Discussion in 'Classic Menswear' started by ROI, Jul 10, 2005.
Perhaps a different method of posting....
To add to the delight, I've deleted some of the telltale information (location of stores, phone number, etc.) from below the store logo.
I would guess in the "aughts" Say 1908? I say that because looking at the dress of the time, ties don't seem to be as much a part of the uniform as they are now.
From reading the ad, ties are a new thing that are catching on.
Well, I'd agree with Stu. It's either in the aughts or even in the 90s. And I'm basing it on the cheap cost of the ties.
It's interesting to note that the terminology for colors was not as well developed as it is today. No periwinkle, alice blue, azure, raspberry; just "red-black-and-white".
The cost of the tie makes me want to date it later, like the 20s, when detachable collars were still a valid, if growingly antique, option.
I'm guessing 1930.
I'd go with the 30s as well. Note that the text says that WOOLEN neckties are catching on in the US, not that neckties are a new thing. The detachable collar language is also telling, though I'll bet that it hung on longer at Brooks than most places.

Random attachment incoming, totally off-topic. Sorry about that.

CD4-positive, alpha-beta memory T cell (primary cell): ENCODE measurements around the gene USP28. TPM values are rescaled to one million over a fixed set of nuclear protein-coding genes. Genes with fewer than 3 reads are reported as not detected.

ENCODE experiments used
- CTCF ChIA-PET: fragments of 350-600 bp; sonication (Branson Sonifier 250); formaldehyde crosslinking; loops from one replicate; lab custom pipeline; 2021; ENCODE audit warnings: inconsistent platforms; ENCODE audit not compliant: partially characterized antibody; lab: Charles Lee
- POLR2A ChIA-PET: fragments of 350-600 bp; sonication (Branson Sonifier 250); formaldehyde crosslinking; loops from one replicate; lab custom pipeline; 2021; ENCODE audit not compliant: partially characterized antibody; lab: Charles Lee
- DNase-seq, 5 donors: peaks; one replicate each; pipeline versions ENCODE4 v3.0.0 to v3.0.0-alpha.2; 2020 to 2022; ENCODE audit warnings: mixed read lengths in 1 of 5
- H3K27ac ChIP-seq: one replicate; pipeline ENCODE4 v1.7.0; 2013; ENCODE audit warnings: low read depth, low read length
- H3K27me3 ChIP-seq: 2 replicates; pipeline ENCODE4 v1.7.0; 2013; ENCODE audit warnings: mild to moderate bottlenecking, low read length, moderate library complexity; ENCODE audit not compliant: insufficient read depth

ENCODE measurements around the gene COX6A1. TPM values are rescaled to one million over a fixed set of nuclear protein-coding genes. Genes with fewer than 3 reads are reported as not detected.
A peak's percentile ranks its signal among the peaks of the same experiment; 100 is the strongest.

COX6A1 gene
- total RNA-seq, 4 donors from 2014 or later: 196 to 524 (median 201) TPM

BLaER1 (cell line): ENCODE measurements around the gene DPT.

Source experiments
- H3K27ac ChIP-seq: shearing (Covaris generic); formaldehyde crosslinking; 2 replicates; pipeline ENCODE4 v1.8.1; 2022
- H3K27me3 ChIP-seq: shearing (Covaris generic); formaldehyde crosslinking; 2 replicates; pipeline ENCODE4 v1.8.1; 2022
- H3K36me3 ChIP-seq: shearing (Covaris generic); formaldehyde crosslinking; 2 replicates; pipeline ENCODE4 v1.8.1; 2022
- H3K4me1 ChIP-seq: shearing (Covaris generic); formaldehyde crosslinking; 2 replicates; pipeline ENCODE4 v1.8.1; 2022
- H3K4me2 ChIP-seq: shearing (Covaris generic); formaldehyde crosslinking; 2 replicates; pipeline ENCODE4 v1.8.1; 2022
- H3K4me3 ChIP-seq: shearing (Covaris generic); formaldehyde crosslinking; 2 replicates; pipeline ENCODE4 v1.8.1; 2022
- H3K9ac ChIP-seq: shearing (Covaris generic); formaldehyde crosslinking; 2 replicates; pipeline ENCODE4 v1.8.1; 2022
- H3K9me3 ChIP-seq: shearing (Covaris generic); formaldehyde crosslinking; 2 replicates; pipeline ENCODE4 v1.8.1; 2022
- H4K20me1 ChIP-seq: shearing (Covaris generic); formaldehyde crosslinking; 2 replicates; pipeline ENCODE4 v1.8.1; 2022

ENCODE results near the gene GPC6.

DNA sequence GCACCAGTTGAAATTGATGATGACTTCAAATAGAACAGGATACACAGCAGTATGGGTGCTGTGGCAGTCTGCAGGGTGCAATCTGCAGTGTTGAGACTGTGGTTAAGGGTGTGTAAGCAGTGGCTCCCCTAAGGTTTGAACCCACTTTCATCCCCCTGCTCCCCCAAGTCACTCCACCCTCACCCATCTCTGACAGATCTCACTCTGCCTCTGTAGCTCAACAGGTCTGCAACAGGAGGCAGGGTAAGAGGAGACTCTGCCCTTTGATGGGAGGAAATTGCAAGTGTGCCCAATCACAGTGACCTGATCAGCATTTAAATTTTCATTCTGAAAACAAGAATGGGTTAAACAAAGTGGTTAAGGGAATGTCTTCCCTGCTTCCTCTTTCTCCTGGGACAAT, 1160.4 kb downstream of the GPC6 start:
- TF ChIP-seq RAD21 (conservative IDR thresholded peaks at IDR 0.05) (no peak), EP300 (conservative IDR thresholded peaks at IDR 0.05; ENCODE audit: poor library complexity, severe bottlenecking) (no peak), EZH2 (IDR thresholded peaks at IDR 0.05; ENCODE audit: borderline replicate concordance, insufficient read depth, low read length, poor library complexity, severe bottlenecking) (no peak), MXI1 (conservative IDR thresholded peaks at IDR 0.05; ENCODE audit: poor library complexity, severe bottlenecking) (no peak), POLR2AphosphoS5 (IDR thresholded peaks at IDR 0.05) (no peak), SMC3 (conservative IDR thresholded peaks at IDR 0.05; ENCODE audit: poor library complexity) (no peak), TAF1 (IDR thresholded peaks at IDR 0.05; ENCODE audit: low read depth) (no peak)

Well let's see, today a basic Brooks tie costs about $50, right? $1.50 is 3% of $50, so that means we need a consumer price index of .03 in 2005 dollars. However, the CPI in 2005 dollars has never been below .04. Conclusion: the ad is a fake.
Maybe BB and other clothing retailers have simply been jacking up the price ahead of other consumer products in the index. It makes sense that luxury goods such as clothing will rise in value faster vis-a-vis other consumer products as a society becomes more prosperous and has more disposable income.
Perhaps the Necktie Price Index (NPI) is different.
my guess is 1940. print quality looks to good to be turn of the century.
It was actually a joke.
mack - I'd like to see some numbers if you've got them.
Also -- another clue besides the very useful things others have brought up, such as price and collar, is the distinction between England and the Continent. Obviously it still exists in many ways, but you probably wouldn't see the distinction written in print as you do in the advert. after a certain date. I'd say before WWII and maybe before -- though it's interesting to note that Brooks in another publication circa the 10's or 20's mentions "Europe" rather than the Continent. The Continent seems an antiquated phrase, at least to this American ear. I'm sure it survived in England much longer.
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